(NEW YORK) — One couple found out that they are truly a match — in more ways than one.
After being together for more than 20 years, a husband and wife pair learned they were rare matches as living donors.
Dexter Holaday had been living with a rare genetic disorder called polycystic kidney disease, when in late 2021, he was told he needed a kidney transplant.
“The average timeframe for a kidney, with my blood type, is five years for a deceased donor,” Holaday told ABC News’ Good Morning America. “So it’s kind of a waiting game.”
Living donor kidneys are generally healthier than deceased donor kidneys, which leads to greater long- and short-term survival rates. However, in 2022, living donors accounted for only 29.7% of all kidney transplants nationwide, highlighting the need for living donors, according to the Organ Procurement and Transplantation Network, part of the U.S. Department of Health and Human Services.
Despite the rarity of living donor kidneys, Holaday and his wife June began their search for a match.
“We had flyers, we had sent out over 400 Christmas cards,” June Holaday told GMA.
More than 90,000 people nationwide are currently waiting for a kidney; the average wait time for a deceased donor kidney is three to five years, and more than 22 people a day die in the U.S. while waiting for a transplant, according to the National Kidney Foundation.
Up against time and despite having different blood types, June Holaday decided to still get tested to see if she could be a living donor for her husband — even if the chances were extremely thin.
After months of testing, June Holaday found out she defied the odds. She was a match and was approved to give her husband the gift of life.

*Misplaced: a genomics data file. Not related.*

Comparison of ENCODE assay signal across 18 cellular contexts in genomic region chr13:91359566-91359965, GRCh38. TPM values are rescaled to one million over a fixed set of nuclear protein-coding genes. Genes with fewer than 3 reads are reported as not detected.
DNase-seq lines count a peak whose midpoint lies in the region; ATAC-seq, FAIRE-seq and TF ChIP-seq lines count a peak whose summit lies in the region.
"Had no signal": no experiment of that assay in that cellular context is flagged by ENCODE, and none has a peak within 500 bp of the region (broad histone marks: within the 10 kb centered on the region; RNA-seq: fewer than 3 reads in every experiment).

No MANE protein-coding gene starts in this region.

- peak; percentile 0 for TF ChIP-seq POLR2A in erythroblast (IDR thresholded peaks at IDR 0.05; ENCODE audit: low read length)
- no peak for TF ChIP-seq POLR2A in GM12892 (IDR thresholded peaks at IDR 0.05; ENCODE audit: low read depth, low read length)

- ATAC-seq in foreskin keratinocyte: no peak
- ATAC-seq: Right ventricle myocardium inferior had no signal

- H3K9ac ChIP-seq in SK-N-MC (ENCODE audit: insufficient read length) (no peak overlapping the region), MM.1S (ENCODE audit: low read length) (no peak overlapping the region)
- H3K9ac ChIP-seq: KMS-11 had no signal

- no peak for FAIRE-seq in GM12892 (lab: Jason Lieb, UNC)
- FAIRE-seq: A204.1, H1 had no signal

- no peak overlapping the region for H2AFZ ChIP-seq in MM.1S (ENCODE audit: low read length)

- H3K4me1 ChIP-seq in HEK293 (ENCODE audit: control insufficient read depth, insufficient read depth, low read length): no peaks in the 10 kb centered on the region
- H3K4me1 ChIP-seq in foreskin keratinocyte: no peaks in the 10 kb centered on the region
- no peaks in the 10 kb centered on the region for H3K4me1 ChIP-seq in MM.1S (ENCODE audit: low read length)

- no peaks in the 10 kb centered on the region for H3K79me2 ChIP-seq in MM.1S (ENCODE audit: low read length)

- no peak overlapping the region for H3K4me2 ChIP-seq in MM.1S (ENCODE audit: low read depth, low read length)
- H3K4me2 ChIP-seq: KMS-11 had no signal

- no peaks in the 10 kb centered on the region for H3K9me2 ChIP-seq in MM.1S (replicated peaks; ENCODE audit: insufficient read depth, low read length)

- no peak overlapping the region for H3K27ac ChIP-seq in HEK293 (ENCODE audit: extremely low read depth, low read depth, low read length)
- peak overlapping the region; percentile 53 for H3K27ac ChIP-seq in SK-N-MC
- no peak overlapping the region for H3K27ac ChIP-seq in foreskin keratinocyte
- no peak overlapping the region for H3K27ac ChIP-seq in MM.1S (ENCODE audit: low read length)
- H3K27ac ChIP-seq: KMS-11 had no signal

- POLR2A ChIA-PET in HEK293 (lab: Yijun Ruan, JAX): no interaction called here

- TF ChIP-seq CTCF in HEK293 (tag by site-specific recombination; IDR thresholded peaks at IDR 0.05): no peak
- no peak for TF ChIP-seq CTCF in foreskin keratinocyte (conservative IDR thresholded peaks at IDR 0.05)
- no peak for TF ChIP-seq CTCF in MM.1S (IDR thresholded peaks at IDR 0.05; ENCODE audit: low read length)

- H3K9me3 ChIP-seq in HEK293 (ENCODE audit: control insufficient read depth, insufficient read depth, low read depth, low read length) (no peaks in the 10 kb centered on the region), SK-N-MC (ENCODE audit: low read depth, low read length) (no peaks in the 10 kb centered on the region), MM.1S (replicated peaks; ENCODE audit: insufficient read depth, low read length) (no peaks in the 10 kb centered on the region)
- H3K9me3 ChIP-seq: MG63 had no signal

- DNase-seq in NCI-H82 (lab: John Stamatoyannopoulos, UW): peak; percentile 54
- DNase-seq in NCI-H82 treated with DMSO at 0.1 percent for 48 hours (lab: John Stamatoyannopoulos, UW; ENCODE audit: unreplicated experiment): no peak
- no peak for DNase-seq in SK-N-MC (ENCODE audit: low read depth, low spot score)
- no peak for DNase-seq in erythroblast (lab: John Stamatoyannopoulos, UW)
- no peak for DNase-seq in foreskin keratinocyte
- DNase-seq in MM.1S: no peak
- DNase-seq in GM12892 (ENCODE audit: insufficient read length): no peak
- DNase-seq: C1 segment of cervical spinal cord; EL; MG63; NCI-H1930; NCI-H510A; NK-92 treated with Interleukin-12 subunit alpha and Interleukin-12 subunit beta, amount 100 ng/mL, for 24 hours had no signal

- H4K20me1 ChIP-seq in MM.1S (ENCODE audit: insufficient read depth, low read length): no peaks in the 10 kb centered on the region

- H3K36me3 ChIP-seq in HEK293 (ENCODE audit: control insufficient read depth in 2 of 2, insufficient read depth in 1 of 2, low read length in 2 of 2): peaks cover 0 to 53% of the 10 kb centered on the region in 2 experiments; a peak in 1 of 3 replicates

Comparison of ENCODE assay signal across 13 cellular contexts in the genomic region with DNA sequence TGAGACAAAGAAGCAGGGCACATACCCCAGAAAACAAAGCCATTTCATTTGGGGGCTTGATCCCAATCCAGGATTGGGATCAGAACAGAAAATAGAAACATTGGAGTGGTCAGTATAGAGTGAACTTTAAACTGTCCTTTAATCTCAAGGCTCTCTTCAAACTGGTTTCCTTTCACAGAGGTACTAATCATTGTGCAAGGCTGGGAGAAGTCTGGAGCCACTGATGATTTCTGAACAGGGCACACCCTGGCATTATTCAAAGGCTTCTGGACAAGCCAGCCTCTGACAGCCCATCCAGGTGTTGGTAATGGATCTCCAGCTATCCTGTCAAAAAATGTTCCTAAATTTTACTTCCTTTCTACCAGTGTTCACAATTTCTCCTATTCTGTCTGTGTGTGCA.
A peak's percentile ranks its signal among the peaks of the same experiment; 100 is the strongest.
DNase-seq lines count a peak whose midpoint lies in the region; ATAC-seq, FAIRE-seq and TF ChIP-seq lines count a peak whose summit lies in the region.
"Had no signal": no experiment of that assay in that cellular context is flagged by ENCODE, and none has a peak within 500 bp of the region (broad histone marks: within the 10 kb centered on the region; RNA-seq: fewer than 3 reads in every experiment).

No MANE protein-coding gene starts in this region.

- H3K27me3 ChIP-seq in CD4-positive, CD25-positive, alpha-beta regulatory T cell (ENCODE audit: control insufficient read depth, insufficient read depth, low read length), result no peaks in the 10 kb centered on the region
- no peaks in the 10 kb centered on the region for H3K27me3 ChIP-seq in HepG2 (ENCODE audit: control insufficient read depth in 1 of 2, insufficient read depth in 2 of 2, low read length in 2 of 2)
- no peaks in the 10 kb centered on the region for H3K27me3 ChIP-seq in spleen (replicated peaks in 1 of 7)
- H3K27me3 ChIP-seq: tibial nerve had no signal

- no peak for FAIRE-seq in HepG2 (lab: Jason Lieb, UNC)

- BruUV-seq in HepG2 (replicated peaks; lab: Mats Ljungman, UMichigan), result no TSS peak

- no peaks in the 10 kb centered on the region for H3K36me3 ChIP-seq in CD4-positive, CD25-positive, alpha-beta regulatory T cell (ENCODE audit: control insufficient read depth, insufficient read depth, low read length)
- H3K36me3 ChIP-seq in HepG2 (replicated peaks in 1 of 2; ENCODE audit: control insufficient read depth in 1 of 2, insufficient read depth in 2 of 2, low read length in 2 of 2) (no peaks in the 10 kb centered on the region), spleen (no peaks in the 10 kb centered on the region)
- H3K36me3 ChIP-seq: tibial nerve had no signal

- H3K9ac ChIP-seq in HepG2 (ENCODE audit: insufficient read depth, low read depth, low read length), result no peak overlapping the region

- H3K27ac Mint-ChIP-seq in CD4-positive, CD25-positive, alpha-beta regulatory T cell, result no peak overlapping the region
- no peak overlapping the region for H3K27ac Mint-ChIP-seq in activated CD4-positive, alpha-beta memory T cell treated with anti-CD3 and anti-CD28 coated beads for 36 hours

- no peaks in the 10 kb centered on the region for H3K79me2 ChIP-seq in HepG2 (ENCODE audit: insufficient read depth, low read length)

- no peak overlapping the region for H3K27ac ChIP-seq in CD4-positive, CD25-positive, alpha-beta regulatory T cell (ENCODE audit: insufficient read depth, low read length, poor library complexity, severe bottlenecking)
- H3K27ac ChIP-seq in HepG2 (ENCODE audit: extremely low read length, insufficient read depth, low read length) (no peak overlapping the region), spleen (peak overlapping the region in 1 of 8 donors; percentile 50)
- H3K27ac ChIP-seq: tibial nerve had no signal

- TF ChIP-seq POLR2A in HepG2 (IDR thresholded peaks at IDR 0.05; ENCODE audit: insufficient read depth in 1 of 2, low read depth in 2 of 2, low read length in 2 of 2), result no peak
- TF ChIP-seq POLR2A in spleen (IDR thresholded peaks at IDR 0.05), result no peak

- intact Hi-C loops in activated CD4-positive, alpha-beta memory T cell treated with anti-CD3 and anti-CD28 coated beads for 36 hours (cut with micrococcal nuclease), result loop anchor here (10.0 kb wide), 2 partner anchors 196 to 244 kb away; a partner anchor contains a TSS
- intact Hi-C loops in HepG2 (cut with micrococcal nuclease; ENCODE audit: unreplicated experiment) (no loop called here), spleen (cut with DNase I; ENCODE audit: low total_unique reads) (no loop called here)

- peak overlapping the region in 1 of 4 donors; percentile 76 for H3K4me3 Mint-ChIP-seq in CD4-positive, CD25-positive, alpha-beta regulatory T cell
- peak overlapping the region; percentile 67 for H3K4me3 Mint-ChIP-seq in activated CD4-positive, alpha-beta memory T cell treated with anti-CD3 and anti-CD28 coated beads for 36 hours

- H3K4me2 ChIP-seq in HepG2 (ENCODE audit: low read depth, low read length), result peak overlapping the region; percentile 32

“I think we finally breathed a sigh of relief for the first time in the whole journey,” June Holaday said of learning she was a match for her husband.
Living donor transplant surgeries happen simultaneously in rooms next to each other to ensure the organ is transplanted quickly and safely. On March 28, the Holadays went into the lifesaving operation room, together.
Dr. Leigh Anne Dageford, a surgeon at Massachusetts General Hospital, performed June Holaday’s nephrectomy. She said the Holaday’s situation was “beautiful.”
“To be a true perfect match, it’s one out of 100,000, but given the advances we have these days, we don’t always have to have that exact perfect match,” Dageford said. “It is an amazing love story. Her willingness to do this, to continue to have a wonderful life with him. For the rest of their lives together is beautiful.”
Dr. Nahel Elias, the surgical director of the kidney transplant program at Massachusetts General Hospital, was right next door to transplant June Holaday’s kidney into her husband Dexter.
“It is not only life-changing,” Elias said. “It’s life-enhancing and it’s life-extending.”
Dexter Holaday said he is “absolutely grateful” for his wife, describing what she did as “amazing.”
June Holaday called her donated kidney just a “spare,” and wants to encourage others to sign up to be living donors.
“Anyone can function on one kidney. I want to shout it from the rooftops like, ‘Share your spare, share your spare!"” she said. “Someone in this country will need you at some point.”
If you are interested in becoming a living organ donor, visit www.kidney.org/transplantation/how-to-donate to find a transplant center near you.
Copyright © 2023, ABC Audio. All rights reserved.